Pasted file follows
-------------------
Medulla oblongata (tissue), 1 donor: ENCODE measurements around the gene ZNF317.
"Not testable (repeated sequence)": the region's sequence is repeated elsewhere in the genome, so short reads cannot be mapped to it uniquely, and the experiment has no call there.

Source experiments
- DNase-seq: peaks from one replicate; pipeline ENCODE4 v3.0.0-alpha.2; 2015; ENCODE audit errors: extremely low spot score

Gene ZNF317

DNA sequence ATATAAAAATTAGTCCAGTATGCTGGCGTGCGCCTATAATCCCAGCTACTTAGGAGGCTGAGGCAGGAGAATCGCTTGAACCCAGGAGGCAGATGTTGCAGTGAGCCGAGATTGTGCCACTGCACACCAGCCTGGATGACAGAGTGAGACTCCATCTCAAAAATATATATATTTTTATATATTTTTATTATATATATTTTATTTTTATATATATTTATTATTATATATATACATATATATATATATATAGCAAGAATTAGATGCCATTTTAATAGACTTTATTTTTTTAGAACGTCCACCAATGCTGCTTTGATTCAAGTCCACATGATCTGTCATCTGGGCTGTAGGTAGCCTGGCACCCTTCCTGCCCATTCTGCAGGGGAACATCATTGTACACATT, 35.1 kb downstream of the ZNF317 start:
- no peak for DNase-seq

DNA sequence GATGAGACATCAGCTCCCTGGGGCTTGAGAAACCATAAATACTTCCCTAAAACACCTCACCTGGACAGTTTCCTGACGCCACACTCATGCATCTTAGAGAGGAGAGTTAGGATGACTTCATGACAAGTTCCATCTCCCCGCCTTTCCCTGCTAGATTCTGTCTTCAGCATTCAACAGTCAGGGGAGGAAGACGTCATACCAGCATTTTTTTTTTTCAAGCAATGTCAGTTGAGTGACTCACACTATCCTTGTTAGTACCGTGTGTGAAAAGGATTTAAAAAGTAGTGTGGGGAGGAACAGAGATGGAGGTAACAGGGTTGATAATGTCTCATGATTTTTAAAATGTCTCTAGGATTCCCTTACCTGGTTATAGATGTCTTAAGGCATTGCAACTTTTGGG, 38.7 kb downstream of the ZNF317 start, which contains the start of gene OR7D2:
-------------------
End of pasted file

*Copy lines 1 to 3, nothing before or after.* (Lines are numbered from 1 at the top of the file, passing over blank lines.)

Medulla oblongata (tissue), 1 donor: ENCODE measurements around the gene ZNF317.
"Not testable (repeated sequence)": the region's sequence is repeated elsewhere in the genome, so short reads cannot be mapped to it uniquely, and the experiment has no call there.

Source experiments